Raw materials

Our natural environment is composed of both biotic and abiotic raw materials. Their extraction is associated with energy input and often environmental damage. Furthermore, abiotic raw materials are non-renewable resources, at least in reference to human timescales and production times. Their usage should be as efficient as possible in order to provide future generations with sufficient access to raw materials according to the principle of generational equity. Biotic resources such as wood are generally renewable resources, however, their consumption is far from simple due to the land use conflict. The most important approach towards a resource-conserving economy is the absolute reduction of primary raw material consumption by using secondary raw materials. This requires a focus on a circular economy and better knowledge of man-made deposits (e.g. urban mining).

Our key research topics


Extractive raw materials

Extractive raw materials belong to the group of abiotic raw materials that are mined as metals or minerals. These non-renewable resources are the foundation for our economic development and the basic components of our goods.


Secondary raw materials

Global population growth, increased consumption and requirements for future technologies, e.g. for the Energy Transition, are among the factors driving primary raw material demand. In consequence, the application of secondary raw materials represents a key instrument for resource conservation. ifeu carries out research in a number of projects on material flows, mapping of anthropogenic deposits and landfill mining.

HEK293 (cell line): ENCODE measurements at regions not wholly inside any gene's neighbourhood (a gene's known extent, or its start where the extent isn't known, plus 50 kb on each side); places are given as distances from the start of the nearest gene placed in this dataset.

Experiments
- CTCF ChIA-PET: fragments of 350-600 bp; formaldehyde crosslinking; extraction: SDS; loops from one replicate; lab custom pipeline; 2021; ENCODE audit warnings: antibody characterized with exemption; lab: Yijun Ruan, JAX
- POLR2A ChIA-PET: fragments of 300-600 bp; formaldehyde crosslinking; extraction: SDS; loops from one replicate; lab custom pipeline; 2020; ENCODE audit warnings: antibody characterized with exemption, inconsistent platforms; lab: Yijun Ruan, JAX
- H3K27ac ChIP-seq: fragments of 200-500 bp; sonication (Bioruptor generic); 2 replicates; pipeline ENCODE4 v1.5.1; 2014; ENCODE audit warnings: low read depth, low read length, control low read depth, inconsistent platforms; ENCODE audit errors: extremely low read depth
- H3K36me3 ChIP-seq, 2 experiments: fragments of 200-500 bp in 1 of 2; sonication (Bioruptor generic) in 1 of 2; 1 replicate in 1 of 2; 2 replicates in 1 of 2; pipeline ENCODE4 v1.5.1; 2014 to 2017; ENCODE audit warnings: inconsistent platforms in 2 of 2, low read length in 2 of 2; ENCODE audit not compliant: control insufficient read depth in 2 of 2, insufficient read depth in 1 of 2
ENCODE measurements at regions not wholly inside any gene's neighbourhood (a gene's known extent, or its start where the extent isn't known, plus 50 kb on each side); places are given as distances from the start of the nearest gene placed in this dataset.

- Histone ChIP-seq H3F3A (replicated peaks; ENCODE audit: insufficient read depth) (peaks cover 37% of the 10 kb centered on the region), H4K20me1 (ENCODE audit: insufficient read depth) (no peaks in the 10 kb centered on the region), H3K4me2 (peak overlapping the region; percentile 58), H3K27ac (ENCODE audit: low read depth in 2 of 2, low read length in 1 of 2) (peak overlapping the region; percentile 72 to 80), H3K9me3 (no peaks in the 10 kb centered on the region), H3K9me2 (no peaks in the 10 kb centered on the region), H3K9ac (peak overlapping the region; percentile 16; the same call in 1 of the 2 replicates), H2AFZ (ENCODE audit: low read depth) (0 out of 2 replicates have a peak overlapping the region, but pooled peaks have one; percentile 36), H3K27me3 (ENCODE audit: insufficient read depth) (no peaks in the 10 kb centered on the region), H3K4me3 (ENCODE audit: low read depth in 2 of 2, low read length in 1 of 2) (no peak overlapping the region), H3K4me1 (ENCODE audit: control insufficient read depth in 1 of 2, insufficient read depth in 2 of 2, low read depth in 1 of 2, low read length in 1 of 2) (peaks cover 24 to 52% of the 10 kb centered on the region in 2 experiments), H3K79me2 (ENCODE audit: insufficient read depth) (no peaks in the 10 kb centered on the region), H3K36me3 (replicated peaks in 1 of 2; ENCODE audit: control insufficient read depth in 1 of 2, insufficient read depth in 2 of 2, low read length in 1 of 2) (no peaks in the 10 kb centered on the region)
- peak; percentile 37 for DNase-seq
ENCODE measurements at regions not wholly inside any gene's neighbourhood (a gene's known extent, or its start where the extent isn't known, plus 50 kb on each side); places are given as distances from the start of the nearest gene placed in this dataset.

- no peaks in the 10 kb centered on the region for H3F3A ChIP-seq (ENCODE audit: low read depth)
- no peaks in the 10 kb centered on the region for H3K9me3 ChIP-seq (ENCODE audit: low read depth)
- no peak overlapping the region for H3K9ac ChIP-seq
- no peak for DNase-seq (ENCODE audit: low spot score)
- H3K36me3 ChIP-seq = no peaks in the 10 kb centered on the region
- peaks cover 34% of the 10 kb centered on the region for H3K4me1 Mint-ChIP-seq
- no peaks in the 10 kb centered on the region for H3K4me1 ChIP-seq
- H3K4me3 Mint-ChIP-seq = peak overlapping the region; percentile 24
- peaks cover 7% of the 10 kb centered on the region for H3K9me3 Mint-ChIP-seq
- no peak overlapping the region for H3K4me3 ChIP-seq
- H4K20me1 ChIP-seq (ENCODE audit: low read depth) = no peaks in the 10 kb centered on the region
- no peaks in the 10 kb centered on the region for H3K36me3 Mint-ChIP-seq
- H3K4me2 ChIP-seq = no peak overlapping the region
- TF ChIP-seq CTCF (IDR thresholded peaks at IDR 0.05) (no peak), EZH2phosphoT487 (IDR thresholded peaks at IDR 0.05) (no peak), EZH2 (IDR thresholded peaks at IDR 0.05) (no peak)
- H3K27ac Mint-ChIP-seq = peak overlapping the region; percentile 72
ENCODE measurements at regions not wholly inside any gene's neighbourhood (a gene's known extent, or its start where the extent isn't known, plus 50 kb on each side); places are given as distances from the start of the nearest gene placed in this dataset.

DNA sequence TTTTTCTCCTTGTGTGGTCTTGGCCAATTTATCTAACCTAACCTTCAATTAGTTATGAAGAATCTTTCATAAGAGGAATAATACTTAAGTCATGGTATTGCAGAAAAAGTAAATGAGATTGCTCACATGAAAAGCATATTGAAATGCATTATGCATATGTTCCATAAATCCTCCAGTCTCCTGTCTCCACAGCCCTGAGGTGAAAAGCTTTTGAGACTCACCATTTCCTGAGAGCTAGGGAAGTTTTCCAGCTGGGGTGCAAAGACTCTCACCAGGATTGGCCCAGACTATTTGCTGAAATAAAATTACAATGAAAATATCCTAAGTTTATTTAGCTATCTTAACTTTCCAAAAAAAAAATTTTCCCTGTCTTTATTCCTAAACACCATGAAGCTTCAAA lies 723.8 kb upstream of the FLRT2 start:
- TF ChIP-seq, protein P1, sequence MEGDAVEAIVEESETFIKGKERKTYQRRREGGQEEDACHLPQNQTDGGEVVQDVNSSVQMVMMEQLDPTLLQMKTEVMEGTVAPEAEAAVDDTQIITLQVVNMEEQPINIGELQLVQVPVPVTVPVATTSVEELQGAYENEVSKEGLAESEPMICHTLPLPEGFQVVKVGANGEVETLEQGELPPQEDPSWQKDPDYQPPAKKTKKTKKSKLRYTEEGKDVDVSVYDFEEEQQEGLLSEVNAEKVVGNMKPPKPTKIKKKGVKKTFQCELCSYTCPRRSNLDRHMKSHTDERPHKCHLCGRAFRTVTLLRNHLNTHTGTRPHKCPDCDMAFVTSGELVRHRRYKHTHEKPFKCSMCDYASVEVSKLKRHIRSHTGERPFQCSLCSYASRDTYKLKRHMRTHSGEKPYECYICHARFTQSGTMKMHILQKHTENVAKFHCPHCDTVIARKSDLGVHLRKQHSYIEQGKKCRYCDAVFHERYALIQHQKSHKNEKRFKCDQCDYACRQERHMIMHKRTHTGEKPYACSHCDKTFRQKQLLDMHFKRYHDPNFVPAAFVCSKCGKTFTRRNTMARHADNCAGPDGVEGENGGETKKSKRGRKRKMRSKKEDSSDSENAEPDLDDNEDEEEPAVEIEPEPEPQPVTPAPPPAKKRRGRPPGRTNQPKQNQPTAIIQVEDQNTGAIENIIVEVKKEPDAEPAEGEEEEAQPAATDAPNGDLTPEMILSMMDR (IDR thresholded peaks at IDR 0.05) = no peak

Pile of firewood

Biobased materials

In addition to the use of biomass for food and animal feed purposes, ifeu also explores the application of biomass as a renewable raw material, i.e. the environmental assessment of the ecological consequences associated with the wide range of biomass applications.

Schornstein CO2

CO2 as raw material

In the post-fossil fuel age of the future, it will be necessary to replace the natural gas and crude oil used to manufacture today’s chemical raw materials and synthetic materials with renewable carbon sources. One option is to use CO2 from a range of sources in biological and chemical processes.


Regine Vogt

Dipl. Ing. Technical Environment Protection
Phone: +49 (0)6221 4767 22
E-Mail: regine.vogt@ifeu.de

Florian Knappe

Dipl. Geograph (graduate in geography)
Phone: +49 (0)6221 4767 26
E-Mail: florian.knappe@ifeu.de